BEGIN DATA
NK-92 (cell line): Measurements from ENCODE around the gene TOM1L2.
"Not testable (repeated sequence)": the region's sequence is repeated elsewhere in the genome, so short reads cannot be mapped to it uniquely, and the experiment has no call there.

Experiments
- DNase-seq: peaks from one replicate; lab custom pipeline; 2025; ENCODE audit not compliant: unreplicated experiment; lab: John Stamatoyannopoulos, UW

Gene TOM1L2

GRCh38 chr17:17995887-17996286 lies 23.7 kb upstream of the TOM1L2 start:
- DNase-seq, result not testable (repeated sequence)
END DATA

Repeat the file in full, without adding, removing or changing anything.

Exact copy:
NK-92 (cell line): Measurements from ENCODE around the gene TOM1L2.
"Not testable (repeated sequence)": the region's sequence is repeated elsewhere in the genome, so short reads cannot be mapped to it uniquely, and the experiment has no call there.

Experiments
- DNase-seq: peaks from one replicate; lab custom pipeline; 2025; ENCODE audit not compliant: unreplicated experiment; lab: John Stamatoyannopoulos, UW

Gene TOM1L2

GRCh38 chr17:17995887-17996286 lies 23.7 kb upstream of the TOM1L2 start:
- DNase-seq, result not testable (repeated sequence)